Icasa recommends SABC withdraw protest censorship instruction

Earlier this year, the SABC announced it was taking the decision to promote 'responsible journalism'.

A sign outside the offices of the South African Broadcasting Corporation in Johannesburg. Picture: Christa Eybers/EWN.

JOHANNESBURG - The Independent Communications Authority of South Africa (Icasa) has recommended the South African Broadcasting Corporation (SABC) withdraw its decision not to broadcast footage of destructive protests.

Icasa's Rubben Mohlaloga says the SABC must reverse the editorial decision not to broadcast violent protest footage.

"The SABC is directed to withdraw its resolution as published in its statement of 26 May 2016, which states that the SABC will no longer broadcast footage of the destruction of public property during protests."

The SABC board has now been given seven days to write to Icasa to confirm the reversal of the controversial editorial changes.

The authority says existing regulatory frameworks do not allow the SABC to impose a blanket ban on footage of violent protests.

Lobby groups that filed complaints with Icasa say they are pleased to see the authority acting in the best interests of the country.

Mohlaloge says the SABC's decision to ban violent protest footage was not in line with a variety of legal guidelines.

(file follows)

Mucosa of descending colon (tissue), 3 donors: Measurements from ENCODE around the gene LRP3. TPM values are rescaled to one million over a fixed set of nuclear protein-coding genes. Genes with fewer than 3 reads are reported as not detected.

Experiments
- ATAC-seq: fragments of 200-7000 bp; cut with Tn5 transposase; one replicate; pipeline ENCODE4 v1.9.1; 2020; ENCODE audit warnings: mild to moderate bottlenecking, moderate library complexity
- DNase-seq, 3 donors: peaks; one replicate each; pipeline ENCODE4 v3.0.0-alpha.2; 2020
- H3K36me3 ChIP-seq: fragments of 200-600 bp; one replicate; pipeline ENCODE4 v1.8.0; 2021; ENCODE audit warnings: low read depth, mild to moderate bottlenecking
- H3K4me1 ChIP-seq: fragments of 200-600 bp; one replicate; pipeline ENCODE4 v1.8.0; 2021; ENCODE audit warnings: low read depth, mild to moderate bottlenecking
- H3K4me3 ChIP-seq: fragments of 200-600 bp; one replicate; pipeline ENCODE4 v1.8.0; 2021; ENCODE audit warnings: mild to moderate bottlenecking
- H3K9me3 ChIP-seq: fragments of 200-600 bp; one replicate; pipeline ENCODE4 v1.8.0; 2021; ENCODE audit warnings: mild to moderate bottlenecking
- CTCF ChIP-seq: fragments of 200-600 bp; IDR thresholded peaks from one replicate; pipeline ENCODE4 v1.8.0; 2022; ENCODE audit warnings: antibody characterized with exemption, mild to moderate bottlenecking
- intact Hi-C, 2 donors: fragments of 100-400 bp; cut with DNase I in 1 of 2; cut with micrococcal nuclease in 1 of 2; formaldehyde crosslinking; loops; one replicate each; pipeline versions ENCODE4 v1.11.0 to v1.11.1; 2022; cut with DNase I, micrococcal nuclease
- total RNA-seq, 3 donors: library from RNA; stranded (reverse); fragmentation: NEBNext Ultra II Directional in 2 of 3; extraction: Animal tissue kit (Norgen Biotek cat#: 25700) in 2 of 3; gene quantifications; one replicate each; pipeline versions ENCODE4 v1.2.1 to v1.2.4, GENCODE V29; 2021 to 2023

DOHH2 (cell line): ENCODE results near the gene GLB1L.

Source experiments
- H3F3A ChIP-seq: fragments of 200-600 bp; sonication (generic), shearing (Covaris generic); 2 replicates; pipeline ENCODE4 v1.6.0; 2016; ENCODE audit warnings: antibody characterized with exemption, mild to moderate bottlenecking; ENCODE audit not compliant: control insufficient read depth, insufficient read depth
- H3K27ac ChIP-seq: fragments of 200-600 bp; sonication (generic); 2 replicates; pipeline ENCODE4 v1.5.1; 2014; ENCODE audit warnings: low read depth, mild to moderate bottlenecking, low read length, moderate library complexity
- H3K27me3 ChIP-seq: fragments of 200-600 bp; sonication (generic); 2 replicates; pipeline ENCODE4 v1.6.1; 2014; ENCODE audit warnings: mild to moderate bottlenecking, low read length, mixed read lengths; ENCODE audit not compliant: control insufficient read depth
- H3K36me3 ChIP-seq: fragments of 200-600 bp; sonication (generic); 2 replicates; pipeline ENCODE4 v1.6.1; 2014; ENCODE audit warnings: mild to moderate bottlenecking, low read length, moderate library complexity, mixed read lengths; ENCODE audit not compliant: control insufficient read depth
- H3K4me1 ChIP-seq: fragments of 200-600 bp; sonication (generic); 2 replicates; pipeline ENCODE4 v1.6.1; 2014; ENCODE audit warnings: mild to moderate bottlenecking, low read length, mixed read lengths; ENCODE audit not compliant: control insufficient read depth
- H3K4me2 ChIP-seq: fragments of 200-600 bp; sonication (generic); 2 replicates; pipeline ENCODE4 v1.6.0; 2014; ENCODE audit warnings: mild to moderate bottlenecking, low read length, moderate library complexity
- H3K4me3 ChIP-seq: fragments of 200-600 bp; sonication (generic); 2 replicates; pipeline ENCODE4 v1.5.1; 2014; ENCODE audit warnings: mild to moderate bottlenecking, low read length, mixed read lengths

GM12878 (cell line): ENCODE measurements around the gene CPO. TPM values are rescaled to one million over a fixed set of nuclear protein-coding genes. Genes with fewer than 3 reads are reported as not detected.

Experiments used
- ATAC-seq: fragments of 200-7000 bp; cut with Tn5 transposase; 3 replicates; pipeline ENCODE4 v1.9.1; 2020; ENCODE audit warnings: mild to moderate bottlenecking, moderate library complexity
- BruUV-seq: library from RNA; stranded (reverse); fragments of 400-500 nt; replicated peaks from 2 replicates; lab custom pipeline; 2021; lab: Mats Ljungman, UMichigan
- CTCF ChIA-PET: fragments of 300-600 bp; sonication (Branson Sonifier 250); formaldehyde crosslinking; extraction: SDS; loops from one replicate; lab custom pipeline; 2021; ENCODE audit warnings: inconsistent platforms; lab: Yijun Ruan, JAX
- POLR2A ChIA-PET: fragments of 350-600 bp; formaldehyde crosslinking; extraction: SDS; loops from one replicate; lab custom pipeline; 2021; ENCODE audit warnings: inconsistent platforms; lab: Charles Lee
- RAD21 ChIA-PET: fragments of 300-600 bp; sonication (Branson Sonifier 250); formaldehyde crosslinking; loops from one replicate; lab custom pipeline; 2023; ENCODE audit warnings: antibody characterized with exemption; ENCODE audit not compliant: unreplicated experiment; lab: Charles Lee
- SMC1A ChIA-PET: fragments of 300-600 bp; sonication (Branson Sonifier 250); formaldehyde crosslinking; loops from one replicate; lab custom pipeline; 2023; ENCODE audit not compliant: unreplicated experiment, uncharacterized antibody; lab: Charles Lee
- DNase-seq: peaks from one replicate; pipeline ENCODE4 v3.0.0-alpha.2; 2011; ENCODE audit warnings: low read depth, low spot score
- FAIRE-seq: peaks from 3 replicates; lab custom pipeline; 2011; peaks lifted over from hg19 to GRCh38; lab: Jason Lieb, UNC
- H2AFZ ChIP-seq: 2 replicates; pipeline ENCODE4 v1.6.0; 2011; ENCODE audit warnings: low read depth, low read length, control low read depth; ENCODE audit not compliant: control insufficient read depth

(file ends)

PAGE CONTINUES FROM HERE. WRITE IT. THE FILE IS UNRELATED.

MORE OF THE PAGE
"They would have looked at the Broadcasting Act, the Constitution and also the Right to Freedom of Expression that are entrenched in the Bill of Rights in the Constitution."

He says based on this, Icasa's council was in agreement with the complaints and compliance committee, which called for a reversal of the editorial changes.

The body says the public broadcaster has a responsibility to provide fair news coverage, which meets the highest standards of journalism.

LISTEN: SA public has responsibility

The fate of broadcaster's suspended employees, who face disciplinary action for challenging the editorial changes, is still unclear at this stage.

Meanwhile, a briefing is due to start at the SABC's offices in Auckland Park.

WATCH: Suspended journalists turn to Constitutional Court


The broadcaster announced earlier this year that it was taking the decision to promote "responsible journalism".

Last week, lobby groups lodged a complaint with Icasa over the SABC's decision which they said amounted to censorship.

There have been civil society pickets, marches and petitions, over the SABC's editorial changes and whether they are in line with Icasa's code of conduct.

The Save Our SABC Coalition, which is one of the organisations that laid a complaint against the broadcaster, said it was confident Icasa would rule in favour of the South African public.

To read the full judgment, click here.